Mon. Jul 22nd, 2024

[Review] Star Horizon – Nintendo Switch

Star Horizon
Nintendo Switch

Developed By : Orbital Knight
Published By : No Gravity Games
Category : Arcade, Space Combat, On-Rails
Release Date : May 14, 2020

Us Nintendo fans are no stranger to the on-rails shooter. The original Starfox brought us one of the first 3D environments to fly through and shoot other ships and buildings down. Since then, games have progressed that full six-degrees of freedom flight is fully and easily possible, so there’s no real need to keep things on rails. But, as we know with the wave of bit-art retro style games, it’s always fun to revisit and try to recapture what we once loved. Star Horizon on the Nintendo Switch looks to bring back that love for the on-rails space shooter, so can it warm our hearts?

You’ll take on the role of the epically named John, amidst a struggle between the The Federation and the Rebels. You are a pilot for the Federation, but it’s a title only in name really. Alongside you is your ship’s AI, Ellie. Ellie controls everything, leaving you only in control of shooting down your enemies to bypass the AI’s rule of not being able to kill. When the Federation’s Mothership is destroyed, something funky happens with Ellie. Now it’s up to John to figure out what happened, and hopefully the two together can keep the galaxy on track.

Although your character’s role is reduced to just the shooter, you yourself will have some control of the ship. Mainly just basic flight controls and some dodge maneuvers. As for your arsenal you’ll have access to basic guns, missiles and bombs all of which can be upgraded throughout the campaign.

Fighting is pretty simple. Your ship has a decent sized aiming zone that moves wherever you float around. Whenever an enemy or boss weakpoint falls into this zone, a smaller reticle will appear locked on the target. Any shots you fire will be almost guaranteed to hit unless something gets in the way.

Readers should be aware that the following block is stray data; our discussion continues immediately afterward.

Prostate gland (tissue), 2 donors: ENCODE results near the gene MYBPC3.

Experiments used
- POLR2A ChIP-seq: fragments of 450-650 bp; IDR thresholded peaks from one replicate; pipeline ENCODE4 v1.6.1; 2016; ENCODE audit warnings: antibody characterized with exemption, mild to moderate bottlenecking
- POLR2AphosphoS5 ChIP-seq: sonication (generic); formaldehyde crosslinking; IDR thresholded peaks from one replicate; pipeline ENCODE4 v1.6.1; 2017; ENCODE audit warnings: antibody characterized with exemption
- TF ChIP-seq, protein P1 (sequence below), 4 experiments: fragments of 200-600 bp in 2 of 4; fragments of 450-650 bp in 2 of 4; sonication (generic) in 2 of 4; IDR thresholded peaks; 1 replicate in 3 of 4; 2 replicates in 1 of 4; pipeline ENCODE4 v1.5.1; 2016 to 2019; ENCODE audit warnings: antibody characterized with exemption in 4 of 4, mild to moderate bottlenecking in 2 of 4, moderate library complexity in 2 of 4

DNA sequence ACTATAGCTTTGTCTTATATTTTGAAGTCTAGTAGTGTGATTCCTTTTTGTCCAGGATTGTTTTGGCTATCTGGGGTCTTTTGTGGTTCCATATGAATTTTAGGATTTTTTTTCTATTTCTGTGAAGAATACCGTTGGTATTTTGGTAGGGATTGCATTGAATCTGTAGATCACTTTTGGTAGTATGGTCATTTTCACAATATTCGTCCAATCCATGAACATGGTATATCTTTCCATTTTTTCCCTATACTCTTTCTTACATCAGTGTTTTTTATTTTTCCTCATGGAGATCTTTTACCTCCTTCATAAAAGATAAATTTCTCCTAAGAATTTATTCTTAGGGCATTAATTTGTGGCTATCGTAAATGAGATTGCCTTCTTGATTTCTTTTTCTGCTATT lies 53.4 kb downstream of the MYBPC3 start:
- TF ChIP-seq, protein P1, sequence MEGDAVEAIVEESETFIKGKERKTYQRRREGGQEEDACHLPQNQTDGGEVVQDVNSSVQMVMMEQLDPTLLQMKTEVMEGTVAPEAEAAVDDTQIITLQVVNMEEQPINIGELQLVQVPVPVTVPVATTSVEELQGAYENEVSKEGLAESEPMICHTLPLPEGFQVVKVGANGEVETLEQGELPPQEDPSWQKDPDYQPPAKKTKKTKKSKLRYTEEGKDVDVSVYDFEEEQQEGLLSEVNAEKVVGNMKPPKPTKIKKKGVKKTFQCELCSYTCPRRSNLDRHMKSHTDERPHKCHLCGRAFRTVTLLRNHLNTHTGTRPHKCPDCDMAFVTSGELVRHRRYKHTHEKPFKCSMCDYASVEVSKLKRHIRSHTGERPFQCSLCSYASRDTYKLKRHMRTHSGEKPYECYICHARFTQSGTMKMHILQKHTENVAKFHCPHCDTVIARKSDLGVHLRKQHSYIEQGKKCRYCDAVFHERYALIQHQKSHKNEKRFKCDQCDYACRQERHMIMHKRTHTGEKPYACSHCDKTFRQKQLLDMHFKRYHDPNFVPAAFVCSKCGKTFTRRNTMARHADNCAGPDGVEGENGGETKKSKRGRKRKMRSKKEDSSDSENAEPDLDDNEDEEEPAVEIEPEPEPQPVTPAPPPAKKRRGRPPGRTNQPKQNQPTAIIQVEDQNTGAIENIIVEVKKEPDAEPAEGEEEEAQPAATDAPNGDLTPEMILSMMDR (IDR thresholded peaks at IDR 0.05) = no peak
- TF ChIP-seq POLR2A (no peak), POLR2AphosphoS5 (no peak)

While the combat is a pretty heavy focus in Star Horizon, you’ll also get to deal with branching stories. Every so often, you’ll be given a forking path and two decisions. You’ll have five seconds to lock in your answer, and this will shape what happens not only immediately after, but can also effect the long run of the story.

With the exception of the game’s visuals, nothing about this title really stands out as incredible, or even fun really. The story could be a pretty great thing, but the sub-par delivery from the voice actors just makes it a bore and snore. To top that off, the game is pretty short only covering about ten missions, with none of them taking very long or offering much of a challenge, and some of the battles feel very ripped off. One of the earlier ones ends with a dogfight through some massive trenches, and culminates with firing a very powerful weapon through the port hole of a large ship. Striking any familiar notes?

Promising to be a “reboot of the on-rails space shooter”, all this title did for me was serve to remind that there are much better games out there to be played. We’ve entered into an age where not only do we have six-degrees-of-freedom flying, we can also enter the cockpit in an immersive VR setting. If you really are clamoring for the days of Starfox this can be a feeble reminder at best of what once was, but otherwise this roller coaster ride through space is more of an upset than anything else.


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By HG Mike

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